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You need to figure out the structure of the phrase (or word), then put a hyphen between the most closely connected elements, which will be those that make a unit with each other but with no other element. I think the structure is: [[human [skin tissue]] emulating] gel and if that's right, the two most closely connected elements are "skin" and ...


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You need a hyphen between the words tissue and emulating, but nowhere else. The reason is that skin is simply an attributive noun to tissue (it functions as a adjective), and human is also an attributive noun. Thus human and skin are just cascading "adjectives" that do not combine into a single unit with tissue, and therefore do not require multiple ...


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Many grammar guides, such as grammarbook.com and Grammar Girl, do advise writers to use a hyphen when compound adjectives come before the noun they modify, but as John Lawler commented, it's not a definitive rule. It's pretty much like the Oxford comma; there are people who'll complain if you use it and there are people who'll complain if you don't. The ...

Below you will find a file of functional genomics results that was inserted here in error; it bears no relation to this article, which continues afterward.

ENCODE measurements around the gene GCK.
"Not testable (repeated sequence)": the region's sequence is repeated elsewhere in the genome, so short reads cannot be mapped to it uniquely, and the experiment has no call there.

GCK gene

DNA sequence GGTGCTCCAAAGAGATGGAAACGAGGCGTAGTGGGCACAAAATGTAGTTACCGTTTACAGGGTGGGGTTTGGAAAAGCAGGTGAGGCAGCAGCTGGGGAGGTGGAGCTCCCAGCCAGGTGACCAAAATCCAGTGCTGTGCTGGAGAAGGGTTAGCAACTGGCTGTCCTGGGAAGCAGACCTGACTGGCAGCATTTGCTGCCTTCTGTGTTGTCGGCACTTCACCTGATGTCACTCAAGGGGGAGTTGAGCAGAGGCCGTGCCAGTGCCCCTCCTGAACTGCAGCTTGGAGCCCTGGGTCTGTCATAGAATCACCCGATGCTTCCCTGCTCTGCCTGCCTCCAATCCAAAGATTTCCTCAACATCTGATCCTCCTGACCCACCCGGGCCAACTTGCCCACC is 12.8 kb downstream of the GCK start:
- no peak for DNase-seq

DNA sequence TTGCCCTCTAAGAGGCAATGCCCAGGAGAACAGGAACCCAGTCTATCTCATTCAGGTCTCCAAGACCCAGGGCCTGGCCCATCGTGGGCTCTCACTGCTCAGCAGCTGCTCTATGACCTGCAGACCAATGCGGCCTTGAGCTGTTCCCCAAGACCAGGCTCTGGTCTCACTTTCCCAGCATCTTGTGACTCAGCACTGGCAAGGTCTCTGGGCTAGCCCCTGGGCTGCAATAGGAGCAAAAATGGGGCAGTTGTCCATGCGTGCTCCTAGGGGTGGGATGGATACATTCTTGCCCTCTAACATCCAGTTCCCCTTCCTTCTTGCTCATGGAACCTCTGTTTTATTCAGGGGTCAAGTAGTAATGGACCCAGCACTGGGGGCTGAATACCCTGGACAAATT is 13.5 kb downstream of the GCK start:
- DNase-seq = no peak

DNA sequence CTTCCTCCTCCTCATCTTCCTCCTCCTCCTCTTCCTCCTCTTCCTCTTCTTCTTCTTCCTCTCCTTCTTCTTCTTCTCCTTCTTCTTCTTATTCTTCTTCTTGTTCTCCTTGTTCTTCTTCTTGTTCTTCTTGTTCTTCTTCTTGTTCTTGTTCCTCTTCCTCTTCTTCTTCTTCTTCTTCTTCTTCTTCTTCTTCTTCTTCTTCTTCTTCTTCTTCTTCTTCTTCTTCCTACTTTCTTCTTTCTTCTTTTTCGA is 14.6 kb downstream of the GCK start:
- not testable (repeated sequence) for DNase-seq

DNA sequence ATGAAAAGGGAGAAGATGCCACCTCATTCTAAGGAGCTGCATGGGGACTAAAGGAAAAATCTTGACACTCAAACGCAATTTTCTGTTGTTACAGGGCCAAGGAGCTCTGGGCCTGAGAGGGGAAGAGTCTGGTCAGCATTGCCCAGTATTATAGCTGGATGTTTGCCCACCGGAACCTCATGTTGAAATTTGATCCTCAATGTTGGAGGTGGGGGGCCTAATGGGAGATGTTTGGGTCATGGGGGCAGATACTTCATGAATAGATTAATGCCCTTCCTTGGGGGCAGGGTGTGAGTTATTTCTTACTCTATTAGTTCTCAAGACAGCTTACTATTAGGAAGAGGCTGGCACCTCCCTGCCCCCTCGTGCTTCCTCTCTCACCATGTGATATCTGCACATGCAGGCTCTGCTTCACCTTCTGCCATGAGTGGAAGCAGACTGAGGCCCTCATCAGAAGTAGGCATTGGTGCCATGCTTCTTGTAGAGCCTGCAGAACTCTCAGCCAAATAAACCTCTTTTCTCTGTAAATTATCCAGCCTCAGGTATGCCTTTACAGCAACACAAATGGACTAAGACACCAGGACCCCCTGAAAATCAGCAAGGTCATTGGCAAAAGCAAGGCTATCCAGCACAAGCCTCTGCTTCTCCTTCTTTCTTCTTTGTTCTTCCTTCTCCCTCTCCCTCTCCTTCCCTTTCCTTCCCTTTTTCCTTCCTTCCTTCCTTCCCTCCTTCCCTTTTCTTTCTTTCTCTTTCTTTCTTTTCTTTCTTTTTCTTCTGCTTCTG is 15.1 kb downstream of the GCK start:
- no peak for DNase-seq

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In most cases both are correct. However, if you thinks that there may be some ambiguity regarding if it is a study of urban-scale or a scale-study of urban kind, you may use the hyphenated version to clarify.


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The Chicago Manual of Style, 14th Edition, addresses this question indirectly in section 5.117: The en dash is also used in place of a hyphen in a compound adjective when one of the elements of the adjective is an open compound (such as New York) or when two or more of the elements are hyphenated compounds: New York–London flight ...


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"non" isn't a word, so you can't write this: non red-haired [noun] This is less wrong, but I still don't like it: non-red haired [noun] We've lost the link between "red" and "haired," so someone might interpret it as "hairy [noun] which is not red." I like this form: non-red-haired [noun] In this case, it's clear we're negating the entire ...



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